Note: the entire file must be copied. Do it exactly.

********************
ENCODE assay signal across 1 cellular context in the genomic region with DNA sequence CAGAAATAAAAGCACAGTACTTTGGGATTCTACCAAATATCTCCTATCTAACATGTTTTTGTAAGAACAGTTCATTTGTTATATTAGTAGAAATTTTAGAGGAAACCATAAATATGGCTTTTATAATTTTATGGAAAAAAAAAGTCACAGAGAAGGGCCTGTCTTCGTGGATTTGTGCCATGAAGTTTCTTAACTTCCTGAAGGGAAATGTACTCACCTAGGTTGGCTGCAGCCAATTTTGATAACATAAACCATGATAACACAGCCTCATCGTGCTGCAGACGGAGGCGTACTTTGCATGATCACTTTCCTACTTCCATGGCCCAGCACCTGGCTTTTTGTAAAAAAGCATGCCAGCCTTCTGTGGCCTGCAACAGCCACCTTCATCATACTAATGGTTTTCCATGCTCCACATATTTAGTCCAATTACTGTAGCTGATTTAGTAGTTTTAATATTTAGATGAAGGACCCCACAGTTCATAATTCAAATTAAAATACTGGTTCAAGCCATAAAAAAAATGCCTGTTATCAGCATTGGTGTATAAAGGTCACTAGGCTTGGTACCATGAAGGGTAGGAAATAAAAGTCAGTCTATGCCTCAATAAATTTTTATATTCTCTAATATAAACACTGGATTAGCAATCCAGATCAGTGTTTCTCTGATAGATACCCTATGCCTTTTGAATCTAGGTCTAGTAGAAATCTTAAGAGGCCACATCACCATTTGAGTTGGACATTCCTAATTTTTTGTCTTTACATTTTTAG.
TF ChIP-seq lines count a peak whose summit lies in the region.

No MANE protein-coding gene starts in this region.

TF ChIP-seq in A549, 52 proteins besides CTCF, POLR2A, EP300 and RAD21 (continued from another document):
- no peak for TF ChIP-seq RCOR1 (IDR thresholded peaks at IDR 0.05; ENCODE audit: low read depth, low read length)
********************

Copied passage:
ENCODE assay signal across 1 cellular context in the genomic region with DNA sequence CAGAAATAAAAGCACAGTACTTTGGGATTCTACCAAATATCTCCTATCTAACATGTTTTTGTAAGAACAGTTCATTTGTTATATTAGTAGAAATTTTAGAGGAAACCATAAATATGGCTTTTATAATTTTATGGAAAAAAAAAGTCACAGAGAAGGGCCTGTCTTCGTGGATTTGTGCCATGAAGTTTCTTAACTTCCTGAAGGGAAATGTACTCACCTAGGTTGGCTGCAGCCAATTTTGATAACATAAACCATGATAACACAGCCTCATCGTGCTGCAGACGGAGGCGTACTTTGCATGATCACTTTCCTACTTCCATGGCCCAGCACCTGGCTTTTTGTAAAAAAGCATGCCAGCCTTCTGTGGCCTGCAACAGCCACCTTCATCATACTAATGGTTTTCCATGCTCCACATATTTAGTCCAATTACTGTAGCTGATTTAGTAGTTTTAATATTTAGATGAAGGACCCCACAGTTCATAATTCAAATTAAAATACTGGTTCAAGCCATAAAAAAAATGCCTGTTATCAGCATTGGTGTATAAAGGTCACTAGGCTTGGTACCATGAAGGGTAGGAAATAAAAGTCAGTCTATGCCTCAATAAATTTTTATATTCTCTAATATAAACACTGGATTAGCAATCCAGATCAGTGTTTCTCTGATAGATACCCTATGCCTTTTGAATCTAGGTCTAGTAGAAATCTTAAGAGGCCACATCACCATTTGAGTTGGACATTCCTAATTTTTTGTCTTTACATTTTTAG.
TF ChIP-seq lines count a peak whose summit lies in the region.

No MANE protein-coding gene starts in this region.

TF ChIP-seq in A549, 52 proteins besides CTCF, POLR2A, EP300 and RAD21 (continued from another document):
- no peak for TF ChIP-seq RCOR1 (IDR thresholded peaks at IDR 0.05; ENCODE audit: low read depth, low read length)